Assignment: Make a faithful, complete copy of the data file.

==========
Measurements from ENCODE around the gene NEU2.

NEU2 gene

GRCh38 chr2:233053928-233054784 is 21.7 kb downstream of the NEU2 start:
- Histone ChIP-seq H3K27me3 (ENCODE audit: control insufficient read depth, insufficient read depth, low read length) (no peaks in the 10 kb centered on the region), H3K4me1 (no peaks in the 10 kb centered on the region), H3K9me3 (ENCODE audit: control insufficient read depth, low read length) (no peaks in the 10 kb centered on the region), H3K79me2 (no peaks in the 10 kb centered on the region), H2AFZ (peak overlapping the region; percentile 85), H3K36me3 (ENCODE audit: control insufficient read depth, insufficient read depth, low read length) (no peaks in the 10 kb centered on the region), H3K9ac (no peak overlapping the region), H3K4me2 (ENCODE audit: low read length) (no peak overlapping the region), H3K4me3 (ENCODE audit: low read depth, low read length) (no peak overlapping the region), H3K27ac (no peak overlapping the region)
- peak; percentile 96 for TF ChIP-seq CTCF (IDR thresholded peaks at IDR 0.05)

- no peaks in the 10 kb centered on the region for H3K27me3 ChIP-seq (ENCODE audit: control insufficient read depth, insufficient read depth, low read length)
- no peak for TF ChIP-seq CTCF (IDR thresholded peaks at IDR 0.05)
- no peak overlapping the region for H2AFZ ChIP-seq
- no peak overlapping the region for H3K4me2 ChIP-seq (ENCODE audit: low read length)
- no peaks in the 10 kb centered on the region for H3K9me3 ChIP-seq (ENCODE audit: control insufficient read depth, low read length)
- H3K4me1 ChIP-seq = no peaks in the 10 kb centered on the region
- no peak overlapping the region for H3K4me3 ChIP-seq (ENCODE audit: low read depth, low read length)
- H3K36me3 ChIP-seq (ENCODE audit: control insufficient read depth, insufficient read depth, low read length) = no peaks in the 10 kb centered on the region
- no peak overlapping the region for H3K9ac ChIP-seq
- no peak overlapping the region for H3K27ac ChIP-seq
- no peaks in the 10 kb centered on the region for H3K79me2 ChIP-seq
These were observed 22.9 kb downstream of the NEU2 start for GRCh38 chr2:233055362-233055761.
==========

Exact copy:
Measurements from ENCODE around the gene NEU2.

NEU2 gene

GRCh38 chr2:233053928-233054784 is 21.7 kb downstream of the NEU2 start:
- Histone ChIP-seq H3K27me3 (ENCODE audit: control insufficient read depth, insufficient read depth, low read length) (no peaks in the 10 kb centered on the region), H3K4me1 (no peaks in the 10 kb centered on the region), H3K9me3 (ENCODE audit: control insufficient read depth, low read length) (no peaks in the 10 kb centered on the region), H3K79me2 (no peaks in the 10 kb centered on the region), H2AFZ (peak overlapping the region; percentile 85), H3K36me3 (ENCODE audit: control insufficient read depth, insufficient read depth, low read length) (no peaks in the 10 kb centered on the region), H3K9ac (no peak overlapping the region), H3K4me2 (ENCODE audit: low read length) (no peak overlapping the region), H3K4me3 (ENCODE audit: low read depth, low read length) (no peak overlapping the region), H3K27ac (no peak overlapping the region)
- peak; percentile 96 for TF ChIP-seq CTCF (IDR thresholded peaks at IDR 0.05)

- no peaks in the 10 kb centered on the region for H3K27me3 ChIP-seq (ENCODE audit: control insufficient read depth, insufficient read depth, low read length)
- no peak for TF ChIP-seq CTCF (IDR thresholded peaks at IDR 0.05)
- no peak overlapping the region for H2AFZ ChIP-seq
- no peak overlapping the region for H3K4me2 ChIP-seq (ENCODE audit: low read length)
- no peaks in the 10 kb centered on the region for H3K9me3 ChIP-seq (ENCODE audit: control insufficient read depth, low read length)
- H3K4me1 ChIP-seq = no peaks in the 10 kb centered on the region
- no peak overlapping the region for H3K4me3 ChIP-seq (ENCODE audit: low read depth, low read length)
- H3K36me3 ChIP-seq (ENCODE audit: control insufficient read depth, insufficient read depth, low read length) = no peaks in the 10 kb centered on the region
- no peak overlapping the region for H3K9ac ChIP-seq
- no peak overlapping the region for H3K27ac ChIP-seq
- no peaks in the 10 kb centered on the region for H3K79me2 ChIP-seq
These were observed 22.9 kb downstream of the NEU2 start for GRCh38 chr2:233055362-233055761.